The COVID-19 pandemic has been a key factor in slowing progress toward universal energy access, the World Bank has revealed.
Also, the energy crisis arising from the war in Ukraine may lead to further setbacks, the World Bank has revealed.
Globally, 733 million people still have no access to electricity, and 2.4 billion people still cook using fuels detrimental to their health and the environment. At the current rate of progress, 670 million people will remain without electricity by 2030—10 million more than projected last year.
The 2022 edition of Tracking SDG 7: The Energy Progress Report shows that the impacts of the pandemic, including lockdowns, disruptions to global supply chains, and diversion of fiscal resources to keep food and fuel prices affordable, have affected the pace of progress toward the Sustainable Development Goal (SDG 7) of ensuring access to affordable, reliable, sustainable and modern energy by 2030.
Advances have been impeded particularly in the most vulnerable countries and those already lagging in energy access.
Nearly 90 million people in Asia and Africa who had previously gained access to electricity, can no longer afford to pay for their basic energy needs.
The impacts of the COVID-19 crisis on energy have been compounded in the last few months by the Russian invasion of Ukraine, which has led to uncertainty in global oil and gas markets and has sent energy prices soaring.
The World Bank said Africa remains the least electrified in the world with 568 million people without electricity access.
Sub-Saharan Africa’s share of the global population without electricity jumped to 77% in 2020 from 71% in 2018 whereas most other regions saw declines in their share of the access deficits. While 70 million people globally gained access to clean cooking fuels and technologies, this progress was not enough to keep pace with population growth, particularly in Sub-Saharan Africa.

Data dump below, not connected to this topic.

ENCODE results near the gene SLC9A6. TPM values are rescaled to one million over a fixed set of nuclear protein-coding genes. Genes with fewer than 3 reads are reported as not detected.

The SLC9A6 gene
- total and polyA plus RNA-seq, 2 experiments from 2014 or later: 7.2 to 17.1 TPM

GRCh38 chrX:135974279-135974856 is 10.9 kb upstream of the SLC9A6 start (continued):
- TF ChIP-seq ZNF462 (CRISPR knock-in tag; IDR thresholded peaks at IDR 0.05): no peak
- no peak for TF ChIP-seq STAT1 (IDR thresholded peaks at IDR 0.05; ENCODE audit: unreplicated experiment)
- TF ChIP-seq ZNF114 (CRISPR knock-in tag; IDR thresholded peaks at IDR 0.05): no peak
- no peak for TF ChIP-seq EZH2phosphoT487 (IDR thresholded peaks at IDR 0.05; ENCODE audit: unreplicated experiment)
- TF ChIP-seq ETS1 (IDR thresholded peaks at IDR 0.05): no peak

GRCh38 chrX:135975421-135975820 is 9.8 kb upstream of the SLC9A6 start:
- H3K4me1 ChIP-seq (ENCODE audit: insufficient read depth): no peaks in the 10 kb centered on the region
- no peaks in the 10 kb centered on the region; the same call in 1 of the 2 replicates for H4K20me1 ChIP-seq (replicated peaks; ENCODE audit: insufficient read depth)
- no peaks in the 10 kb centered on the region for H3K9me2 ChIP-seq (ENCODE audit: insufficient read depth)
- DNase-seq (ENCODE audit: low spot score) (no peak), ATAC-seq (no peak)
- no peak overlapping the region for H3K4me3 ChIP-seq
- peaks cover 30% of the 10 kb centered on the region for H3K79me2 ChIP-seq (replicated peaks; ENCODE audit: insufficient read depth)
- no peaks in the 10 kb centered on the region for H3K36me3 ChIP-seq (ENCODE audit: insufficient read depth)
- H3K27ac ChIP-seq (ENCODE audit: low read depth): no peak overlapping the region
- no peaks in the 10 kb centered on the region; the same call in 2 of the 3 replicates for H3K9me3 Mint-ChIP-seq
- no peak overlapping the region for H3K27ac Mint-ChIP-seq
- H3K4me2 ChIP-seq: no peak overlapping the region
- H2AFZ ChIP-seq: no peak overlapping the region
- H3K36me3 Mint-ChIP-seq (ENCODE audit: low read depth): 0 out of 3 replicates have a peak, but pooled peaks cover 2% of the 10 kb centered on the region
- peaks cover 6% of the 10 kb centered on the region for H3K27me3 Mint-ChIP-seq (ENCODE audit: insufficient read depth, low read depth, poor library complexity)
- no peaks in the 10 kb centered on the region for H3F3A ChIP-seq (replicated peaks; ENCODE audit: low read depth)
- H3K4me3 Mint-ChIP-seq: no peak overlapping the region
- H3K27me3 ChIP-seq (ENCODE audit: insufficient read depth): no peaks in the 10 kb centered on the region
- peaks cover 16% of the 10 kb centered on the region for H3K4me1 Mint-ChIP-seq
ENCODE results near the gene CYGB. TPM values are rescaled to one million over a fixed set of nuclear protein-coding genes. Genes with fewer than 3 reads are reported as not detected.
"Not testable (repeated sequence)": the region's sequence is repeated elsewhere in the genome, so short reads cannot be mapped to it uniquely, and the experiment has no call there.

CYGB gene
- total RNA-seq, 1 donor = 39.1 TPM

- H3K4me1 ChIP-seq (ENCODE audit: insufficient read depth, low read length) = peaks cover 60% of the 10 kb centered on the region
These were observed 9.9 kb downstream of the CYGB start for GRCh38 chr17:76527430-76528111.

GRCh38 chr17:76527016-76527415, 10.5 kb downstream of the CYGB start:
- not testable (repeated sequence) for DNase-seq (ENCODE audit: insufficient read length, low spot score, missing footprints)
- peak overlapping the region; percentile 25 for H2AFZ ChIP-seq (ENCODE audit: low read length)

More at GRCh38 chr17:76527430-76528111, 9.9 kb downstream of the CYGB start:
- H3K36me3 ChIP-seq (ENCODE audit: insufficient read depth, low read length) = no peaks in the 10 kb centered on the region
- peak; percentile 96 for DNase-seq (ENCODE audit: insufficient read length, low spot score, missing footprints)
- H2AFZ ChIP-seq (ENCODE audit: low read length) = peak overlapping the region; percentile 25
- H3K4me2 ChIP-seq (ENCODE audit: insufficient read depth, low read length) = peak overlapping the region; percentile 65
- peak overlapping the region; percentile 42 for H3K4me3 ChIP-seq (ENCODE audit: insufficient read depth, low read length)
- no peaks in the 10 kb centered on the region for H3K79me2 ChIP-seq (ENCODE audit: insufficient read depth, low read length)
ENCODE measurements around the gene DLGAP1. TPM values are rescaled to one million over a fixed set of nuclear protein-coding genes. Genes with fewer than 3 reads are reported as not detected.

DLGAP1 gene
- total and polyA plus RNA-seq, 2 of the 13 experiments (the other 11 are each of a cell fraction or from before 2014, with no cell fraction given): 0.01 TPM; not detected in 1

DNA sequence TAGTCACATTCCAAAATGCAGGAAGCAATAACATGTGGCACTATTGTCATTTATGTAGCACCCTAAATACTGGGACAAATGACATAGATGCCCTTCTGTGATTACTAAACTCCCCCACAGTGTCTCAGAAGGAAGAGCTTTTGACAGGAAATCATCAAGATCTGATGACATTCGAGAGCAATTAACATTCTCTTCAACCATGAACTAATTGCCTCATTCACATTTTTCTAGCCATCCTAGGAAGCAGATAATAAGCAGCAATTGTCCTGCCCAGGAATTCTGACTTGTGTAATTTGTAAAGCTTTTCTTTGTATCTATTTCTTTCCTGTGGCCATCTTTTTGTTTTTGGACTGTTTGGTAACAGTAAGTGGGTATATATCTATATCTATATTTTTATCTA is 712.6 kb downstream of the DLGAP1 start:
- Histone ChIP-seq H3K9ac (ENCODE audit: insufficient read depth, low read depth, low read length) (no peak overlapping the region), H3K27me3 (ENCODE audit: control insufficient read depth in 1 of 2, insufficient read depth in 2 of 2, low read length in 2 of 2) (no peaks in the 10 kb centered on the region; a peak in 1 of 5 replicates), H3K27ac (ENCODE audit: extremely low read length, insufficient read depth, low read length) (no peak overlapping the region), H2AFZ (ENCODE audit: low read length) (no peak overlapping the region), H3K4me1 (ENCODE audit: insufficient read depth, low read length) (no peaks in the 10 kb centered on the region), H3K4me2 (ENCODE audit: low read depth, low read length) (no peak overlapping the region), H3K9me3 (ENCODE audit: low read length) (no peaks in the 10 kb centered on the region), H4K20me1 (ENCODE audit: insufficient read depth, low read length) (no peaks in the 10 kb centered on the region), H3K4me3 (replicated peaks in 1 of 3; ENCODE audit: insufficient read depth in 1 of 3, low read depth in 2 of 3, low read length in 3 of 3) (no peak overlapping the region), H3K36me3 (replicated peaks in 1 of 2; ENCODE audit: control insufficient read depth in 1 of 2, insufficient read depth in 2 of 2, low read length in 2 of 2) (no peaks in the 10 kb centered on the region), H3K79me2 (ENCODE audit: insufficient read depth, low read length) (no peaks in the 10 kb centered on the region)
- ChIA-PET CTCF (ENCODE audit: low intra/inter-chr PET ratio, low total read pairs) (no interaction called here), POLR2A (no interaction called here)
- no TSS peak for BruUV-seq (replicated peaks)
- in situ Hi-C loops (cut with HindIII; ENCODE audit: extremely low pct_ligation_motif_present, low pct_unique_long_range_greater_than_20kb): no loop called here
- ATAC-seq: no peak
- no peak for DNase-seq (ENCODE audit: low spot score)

The report finds that despite continued disruptions in economic activity and supply chains, renewable energy was the only energy source to grow through the pandemic. However, these positive global and regional trends in renewable energy have left behind many countries most in need of electricity. This was aggravated by a decrease in international financial flows for the second year in a row, falling to USD 10.9 billion in 2019.
From 2010 to 2019, global annual improvements in energy intensity averaged around 1.9%. This is well below the levels needed to meet SDG 7’s targets and to make up for lost ground, the average rate of improvement would have to jump to 3.2%.
SDG 7 targets also cover energy efficiency.
In September 2021, the United Nations High-Level Dialogue on Energy brought together governments and stakeholders to accelerate action to achieve a sustainable energy future that leaves no one behind.
In this context, the SDG 7 custodian agencies, the International Energy Agency (IEA), the International Renewable Energy Agency (IRENA), the United Nations Statistics Division (UNSD), the World Bank, and the World Health Organization (WHO), as they launch this report, are urging the international community and policymakers to safeguard gains toward SDG 7; to remain committed to continued action towards affordable, reliable, sustainable, and modern energy for all; and to maintain a strategic focus on countries needing the most support.